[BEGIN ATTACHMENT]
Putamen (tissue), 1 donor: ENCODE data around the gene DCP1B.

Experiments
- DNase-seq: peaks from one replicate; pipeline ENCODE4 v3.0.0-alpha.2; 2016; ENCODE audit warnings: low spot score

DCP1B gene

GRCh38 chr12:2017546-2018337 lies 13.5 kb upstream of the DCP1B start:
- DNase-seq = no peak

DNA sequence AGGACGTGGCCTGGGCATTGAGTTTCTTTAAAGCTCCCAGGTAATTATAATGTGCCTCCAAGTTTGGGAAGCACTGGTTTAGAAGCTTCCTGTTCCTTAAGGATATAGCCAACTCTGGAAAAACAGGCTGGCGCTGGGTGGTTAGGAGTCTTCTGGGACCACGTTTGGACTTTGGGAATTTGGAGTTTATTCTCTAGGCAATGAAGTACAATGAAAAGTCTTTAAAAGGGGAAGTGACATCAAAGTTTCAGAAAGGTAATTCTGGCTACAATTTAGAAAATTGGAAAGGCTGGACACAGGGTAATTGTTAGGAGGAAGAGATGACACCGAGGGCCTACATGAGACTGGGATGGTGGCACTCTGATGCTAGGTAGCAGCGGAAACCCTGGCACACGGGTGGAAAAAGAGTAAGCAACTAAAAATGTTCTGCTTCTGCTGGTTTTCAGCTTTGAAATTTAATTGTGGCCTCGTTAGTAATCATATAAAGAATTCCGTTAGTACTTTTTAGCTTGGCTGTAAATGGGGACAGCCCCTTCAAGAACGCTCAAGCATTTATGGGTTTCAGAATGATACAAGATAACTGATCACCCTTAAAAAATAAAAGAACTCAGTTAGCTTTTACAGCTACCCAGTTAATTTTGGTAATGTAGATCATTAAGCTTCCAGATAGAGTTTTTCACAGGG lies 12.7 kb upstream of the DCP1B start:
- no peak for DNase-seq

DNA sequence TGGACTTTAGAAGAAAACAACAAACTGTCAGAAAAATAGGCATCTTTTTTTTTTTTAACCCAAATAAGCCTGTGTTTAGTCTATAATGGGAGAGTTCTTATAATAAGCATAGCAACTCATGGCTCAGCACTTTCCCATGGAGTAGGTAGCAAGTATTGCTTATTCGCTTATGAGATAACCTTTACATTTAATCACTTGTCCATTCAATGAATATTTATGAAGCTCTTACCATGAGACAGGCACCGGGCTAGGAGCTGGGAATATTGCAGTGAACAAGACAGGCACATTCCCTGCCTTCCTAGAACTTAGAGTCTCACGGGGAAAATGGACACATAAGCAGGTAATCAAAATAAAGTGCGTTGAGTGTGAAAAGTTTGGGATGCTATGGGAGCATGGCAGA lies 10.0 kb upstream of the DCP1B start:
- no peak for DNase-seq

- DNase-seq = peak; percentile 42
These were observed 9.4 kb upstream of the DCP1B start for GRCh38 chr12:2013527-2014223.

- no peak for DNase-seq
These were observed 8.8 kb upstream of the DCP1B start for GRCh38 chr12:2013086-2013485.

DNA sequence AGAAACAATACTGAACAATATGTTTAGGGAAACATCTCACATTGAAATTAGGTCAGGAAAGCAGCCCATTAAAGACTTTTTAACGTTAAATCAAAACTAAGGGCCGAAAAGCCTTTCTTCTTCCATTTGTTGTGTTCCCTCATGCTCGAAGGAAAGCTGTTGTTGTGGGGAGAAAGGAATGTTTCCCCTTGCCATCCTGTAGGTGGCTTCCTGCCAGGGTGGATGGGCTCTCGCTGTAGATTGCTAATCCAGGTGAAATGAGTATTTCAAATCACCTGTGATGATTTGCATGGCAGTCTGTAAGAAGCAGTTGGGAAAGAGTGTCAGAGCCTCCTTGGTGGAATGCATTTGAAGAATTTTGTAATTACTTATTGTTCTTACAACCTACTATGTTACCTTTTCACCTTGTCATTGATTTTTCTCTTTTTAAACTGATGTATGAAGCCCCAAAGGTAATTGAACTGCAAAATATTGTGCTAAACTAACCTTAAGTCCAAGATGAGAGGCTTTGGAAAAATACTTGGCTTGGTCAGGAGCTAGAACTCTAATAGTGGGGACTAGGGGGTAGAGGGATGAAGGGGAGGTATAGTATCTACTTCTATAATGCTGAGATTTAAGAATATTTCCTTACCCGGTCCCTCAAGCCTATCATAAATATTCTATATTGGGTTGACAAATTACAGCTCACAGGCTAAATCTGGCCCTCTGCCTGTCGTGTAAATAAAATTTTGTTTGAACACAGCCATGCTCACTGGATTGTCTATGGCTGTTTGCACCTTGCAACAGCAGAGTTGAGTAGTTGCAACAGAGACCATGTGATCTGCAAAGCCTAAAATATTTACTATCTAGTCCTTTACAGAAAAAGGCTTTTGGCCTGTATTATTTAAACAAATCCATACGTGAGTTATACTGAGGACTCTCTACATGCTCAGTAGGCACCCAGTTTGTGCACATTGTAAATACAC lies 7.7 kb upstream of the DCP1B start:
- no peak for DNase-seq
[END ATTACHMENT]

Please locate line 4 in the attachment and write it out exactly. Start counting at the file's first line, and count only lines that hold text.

DCP1B gene